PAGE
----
All love, always

Jenn xxx

 

I love the Instagram account @fash_rev for illuminating the human face behind the brands that make our clothes. They get followers to ask #WhoMadeMyClothes? To make companies be more accountable and spotlight the hands behind your wardrobe.

The Fashion Revolution’s white paper is key (though lengthy) for those interested in the mechanics and factual evidence behind this post: http://fashionrevolution.org/wp-content/uploads/2015/11/FashRev_Whitepaper_Dec2015_screen.pdf

The True Cost documentary site (available to watch on Netflix): http://truecostmovie.com/

“The True Cost” on Netflix
https://www.netflix.com/title/80045667?s=i

Reporting on the Rana Plaza disaster: https://www.theguardian.com/cities/2015/apr/23/rana-plaza-factory-collapse-history-cities-50-buildings

Forbes piece highlighting the companies involved in the Rana Plaza case: https://goo.gl/ZOs1JS and follow-up on companies that donated compensation to the affected families: https://cleanclothes.org/safety/ranaplaza/who-needs-to-pay-up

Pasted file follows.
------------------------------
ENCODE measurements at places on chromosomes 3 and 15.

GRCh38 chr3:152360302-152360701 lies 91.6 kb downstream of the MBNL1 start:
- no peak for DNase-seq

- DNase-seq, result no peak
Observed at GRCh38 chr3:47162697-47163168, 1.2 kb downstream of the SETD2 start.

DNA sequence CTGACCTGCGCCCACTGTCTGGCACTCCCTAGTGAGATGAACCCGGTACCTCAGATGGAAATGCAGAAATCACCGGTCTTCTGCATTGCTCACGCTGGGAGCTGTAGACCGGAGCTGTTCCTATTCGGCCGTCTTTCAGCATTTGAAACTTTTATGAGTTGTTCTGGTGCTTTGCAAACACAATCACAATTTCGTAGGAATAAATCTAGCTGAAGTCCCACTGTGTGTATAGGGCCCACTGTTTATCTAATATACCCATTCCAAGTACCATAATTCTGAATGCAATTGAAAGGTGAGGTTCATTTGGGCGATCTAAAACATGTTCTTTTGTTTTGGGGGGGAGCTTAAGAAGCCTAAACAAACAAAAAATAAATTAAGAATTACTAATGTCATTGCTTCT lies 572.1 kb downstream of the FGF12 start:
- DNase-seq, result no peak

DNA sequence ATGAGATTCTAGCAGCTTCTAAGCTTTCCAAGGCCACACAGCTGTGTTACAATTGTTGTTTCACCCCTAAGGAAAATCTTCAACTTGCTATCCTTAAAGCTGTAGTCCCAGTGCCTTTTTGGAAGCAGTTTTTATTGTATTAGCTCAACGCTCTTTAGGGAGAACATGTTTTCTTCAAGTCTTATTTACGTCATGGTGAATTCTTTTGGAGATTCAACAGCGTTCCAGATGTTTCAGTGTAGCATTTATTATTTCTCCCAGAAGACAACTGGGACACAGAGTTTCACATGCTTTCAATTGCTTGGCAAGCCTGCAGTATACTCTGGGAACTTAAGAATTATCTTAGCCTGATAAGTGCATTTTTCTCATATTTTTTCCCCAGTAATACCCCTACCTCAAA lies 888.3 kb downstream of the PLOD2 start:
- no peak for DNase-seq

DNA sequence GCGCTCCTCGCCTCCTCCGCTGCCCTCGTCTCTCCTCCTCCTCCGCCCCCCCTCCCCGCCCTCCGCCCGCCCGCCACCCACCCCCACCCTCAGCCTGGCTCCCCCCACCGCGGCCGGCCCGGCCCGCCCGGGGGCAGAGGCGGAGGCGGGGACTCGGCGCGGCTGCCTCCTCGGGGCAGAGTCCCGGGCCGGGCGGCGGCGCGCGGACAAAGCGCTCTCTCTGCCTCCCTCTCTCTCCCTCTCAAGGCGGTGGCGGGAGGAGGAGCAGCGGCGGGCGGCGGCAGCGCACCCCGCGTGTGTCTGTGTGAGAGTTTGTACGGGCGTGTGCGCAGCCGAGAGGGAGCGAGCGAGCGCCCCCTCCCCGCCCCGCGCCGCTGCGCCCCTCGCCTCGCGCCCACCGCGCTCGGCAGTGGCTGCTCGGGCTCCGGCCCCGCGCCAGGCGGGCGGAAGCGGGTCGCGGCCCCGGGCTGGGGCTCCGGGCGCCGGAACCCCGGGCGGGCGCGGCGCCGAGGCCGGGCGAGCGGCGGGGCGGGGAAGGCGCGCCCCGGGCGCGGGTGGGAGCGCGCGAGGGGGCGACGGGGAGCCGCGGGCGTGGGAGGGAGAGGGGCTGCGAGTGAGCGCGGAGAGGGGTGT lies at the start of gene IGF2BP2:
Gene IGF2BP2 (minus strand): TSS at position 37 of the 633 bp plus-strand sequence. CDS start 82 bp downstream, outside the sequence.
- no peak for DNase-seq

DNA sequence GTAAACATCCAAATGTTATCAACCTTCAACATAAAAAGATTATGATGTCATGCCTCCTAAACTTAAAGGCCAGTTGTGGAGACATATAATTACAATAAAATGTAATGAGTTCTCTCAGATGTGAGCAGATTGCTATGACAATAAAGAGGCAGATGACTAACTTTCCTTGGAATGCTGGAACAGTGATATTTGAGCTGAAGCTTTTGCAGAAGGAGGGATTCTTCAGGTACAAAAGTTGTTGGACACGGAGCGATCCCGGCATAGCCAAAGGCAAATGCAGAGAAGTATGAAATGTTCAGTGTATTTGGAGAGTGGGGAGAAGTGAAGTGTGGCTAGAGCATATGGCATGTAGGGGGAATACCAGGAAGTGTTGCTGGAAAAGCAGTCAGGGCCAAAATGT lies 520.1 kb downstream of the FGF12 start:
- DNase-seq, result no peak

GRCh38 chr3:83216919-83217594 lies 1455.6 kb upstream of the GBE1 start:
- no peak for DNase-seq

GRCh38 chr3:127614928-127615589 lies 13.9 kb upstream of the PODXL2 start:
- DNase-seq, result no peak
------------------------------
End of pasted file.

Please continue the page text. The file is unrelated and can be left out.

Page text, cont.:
South China Morning Post report on the state of garment factory wages: http://www.scmp.com/magazines/post-magazine/article/1970431/true-cost-your-cheap-clothes-slave-wages-bangladesh-factory

Reporting on the Cambodian factory workers strike: http://america.aljazeera.com/articles/2015/3/11/cambodian-garment-workers-rise-up-and-face-a-crackdown.html

Global fashion industry stats: https://fashionunited.com/global-fashion-industry-statistics

Story Time: The Python Skin Bag

Let me tell you a story…